Maximising these indices will locate the best materials for each and every specified kind of loading. [6]

Outcomes using CES

Function: Bi-cycle frame

Constraints: Should never fail under rider weight and road reactions.

Objective: Overall mass of bike frame is to be reduced, without compromising stiffness and power.

Variables: Material choice, materials section shape, concluding techniques.

Before inputting constraints, the graphs of Young's Modulus over thickness and yield power over density seem as follows using education level 2:

Figure 5. Young's modulus over denseness CES.

Figure 6. Produce strength over thickness. CES.

Inputting the constraints, CES outlines sets of materials that meet up with the constraints:

Figure 7. Young's modulus over denseness using constraints. CES.

Figure 8. Yield strength over density using constraints. CES.

CES software has defined different materials from the teams: composites, metals and alloys, and technological ceramics. These materials are:

Aluminium alloys

Titanium alloys

Beryllium alloys

Carbon fibre composites

Magnesium alloys

Silicon based complex ceramics

Aluminium alloys

Aluminium alloys are extremely light and shows signals of high elongation, these factors direct aluminium toward being truly a good applicant for a bi-cycle frame, however aluminium has a low young's modulus value and certain alloys show low tensile strength worth. These properties may give the bicycle frame flexibility, however current aluminium bicycle frames aren't flexible as they generally have a larger diameter top pipe and basic radii in the framework components to counter work this. The exhaustion ideals for aluminium alloys are very low, which indicates that after some time the structure will split and fail, which is definitely something to avoid. Current bike shape manufacturers use butting technology in aluminium structures to combat this, by increasing the thickness of the pipe at where in fact the material is necessary most. [4]

Titanium alloys

Titanium alloys remain twice the weight of aluminium alloys, yet around 50 percent that denseness of metal alloys, making up because of this will be the high tensile power and Young's modulus prices which enable to style to be produced from thinner tube portions than aluminium which reduce overall weight. The tiredness principles are also high meaning the frame can last for a long time. [4][7]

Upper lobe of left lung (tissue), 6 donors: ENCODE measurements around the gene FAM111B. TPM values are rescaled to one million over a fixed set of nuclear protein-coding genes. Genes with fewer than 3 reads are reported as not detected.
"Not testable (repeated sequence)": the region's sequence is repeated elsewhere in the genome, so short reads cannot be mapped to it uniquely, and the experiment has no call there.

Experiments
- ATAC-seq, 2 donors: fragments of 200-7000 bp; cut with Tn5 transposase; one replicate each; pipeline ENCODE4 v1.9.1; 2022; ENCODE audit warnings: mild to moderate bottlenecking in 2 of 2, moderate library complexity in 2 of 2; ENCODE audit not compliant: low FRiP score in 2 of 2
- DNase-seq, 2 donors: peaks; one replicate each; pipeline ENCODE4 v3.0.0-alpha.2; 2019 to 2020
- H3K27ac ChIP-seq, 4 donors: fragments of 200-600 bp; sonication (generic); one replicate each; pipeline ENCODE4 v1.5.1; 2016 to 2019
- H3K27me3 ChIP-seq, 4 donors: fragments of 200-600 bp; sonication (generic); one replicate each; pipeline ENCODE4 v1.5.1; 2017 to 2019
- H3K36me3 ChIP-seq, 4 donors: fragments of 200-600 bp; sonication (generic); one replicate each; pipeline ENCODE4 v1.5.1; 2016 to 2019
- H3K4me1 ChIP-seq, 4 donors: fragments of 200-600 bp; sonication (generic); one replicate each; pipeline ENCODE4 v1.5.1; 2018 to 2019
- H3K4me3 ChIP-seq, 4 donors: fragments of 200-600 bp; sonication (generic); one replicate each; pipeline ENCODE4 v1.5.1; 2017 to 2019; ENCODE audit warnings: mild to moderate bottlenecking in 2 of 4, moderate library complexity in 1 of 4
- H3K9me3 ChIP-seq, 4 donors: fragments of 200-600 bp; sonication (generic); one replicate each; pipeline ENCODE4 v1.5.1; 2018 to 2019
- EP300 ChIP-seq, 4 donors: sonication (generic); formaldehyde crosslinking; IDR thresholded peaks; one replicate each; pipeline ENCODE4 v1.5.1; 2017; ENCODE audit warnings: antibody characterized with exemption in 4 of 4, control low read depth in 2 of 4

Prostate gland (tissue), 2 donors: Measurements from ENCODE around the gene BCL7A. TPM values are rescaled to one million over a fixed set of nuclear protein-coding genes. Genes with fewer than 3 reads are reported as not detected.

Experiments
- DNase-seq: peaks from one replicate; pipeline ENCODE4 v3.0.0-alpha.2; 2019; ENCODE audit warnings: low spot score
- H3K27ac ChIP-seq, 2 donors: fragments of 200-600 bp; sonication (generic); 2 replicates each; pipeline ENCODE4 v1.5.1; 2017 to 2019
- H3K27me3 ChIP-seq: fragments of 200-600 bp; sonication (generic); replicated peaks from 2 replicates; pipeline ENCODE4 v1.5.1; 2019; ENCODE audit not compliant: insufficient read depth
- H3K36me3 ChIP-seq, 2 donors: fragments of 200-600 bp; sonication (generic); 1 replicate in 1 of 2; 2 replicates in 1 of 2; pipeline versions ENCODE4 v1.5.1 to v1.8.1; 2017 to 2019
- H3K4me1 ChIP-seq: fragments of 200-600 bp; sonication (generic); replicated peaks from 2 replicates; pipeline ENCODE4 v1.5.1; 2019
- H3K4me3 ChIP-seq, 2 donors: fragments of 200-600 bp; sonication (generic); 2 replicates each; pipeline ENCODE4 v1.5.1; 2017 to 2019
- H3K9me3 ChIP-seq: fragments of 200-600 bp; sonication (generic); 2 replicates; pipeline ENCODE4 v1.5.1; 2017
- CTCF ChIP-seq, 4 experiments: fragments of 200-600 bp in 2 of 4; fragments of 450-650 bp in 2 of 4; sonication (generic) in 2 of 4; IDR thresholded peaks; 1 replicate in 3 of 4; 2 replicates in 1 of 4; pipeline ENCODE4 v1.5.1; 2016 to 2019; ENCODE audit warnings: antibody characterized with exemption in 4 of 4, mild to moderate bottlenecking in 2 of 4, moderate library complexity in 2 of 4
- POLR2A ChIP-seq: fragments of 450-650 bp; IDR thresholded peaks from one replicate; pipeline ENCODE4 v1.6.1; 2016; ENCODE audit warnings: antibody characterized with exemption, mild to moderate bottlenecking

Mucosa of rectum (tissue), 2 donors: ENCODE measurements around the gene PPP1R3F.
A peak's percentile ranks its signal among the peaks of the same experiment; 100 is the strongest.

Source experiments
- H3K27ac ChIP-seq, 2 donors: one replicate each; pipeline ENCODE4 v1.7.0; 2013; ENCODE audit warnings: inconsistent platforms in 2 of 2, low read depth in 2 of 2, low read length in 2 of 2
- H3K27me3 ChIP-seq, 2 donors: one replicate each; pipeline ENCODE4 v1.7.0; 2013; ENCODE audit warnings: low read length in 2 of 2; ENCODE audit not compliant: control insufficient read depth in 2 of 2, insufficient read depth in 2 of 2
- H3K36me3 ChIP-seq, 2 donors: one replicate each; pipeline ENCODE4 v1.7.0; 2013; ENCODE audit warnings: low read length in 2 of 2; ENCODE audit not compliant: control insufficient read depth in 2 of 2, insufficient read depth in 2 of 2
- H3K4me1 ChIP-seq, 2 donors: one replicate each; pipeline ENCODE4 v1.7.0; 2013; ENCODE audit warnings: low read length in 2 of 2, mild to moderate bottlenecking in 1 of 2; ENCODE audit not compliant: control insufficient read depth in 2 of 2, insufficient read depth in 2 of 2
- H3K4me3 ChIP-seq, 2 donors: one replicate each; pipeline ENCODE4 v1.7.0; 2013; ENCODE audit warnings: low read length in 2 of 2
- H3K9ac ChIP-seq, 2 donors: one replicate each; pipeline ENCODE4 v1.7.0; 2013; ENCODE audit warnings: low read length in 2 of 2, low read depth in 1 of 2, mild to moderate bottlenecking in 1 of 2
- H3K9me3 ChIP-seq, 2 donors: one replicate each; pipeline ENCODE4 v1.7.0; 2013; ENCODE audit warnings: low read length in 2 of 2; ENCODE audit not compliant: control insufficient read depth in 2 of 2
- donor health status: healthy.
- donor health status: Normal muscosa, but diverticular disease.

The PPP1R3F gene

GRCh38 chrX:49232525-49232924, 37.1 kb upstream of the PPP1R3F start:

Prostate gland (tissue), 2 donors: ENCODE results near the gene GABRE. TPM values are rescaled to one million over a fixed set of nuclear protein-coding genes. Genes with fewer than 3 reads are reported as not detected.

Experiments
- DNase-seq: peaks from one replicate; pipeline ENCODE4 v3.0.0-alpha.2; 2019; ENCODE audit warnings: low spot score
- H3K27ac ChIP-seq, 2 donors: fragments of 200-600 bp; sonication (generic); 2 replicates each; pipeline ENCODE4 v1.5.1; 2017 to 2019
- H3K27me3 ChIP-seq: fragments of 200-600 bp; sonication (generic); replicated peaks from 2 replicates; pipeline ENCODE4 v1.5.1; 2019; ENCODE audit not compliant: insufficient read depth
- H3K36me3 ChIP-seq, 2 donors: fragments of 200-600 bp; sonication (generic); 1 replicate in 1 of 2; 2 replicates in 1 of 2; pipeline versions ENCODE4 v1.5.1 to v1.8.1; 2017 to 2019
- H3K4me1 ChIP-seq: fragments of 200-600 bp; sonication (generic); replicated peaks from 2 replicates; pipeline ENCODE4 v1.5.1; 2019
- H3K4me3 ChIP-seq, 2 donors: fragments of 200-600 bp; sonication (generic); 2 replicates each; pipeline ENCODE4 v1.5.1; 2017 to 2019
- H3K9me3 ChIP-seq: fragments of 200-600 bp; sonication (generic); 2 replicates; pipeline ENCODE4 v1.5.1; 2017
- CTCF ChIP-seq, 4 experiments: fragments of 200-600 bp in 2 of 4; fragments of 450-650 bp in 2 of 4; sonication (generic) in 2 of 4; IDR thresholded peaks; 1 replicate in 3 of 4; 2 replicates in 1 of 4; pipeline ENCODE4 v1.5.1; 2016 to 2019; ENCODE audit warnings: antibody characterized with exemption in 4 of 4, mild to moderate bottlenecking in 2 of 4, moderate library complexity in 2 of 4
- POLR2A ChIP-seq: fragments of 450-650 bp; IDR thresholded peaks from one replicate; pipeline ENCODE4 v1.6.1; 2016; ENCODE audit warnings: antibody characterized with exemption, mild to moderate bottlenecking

Magnesium alloys

Magnesium alloys are even lighter than aluminium alloys and have a just a little better exhaustion value. Magnesium alloys also have a low Young's modulus value, lower than aluminium which indicates flexible shape properties that will have to be yet again fixed using tube section width design. Magnesium alloys look appealing and also have good properties that may be applied to a bicycle structure, nonetheless they have low corrsosion level of resistance which needs to be triumph over by surface treatments. On the existing market, few casings have been made from the materials as they tend to be very costly. [4][7][8]

CFRP, Carbon Fibre Re-enforced Plastic

CFRP, a composite material, is lighter than all the metals earlier mentioned as well as having high a Young's modulus, tensile value, and relatively high exhaustion strength beliefs. This material is currently being used all around the bike market, from strictly track bicycles to road racers, complete structures or part CFRP casings, and components used in mountain bicycle off road casings. The modulus of the epoxy resin is extremely low, producing a brittle materials; which consequently affects the method which the CFRP tiers are applied. CFRP has good tensile properties, however not so high compression or torsion properties, therefore the angle of which the carbon fibre tiers are applied must be taken into consideration, in any other case turning bends could convert the frame into a fractured chaos. That is also obvious in the extremely low elongation value, 0. 032% - 035% [3][4][8]

Technical Ceramics, Silicon Carbide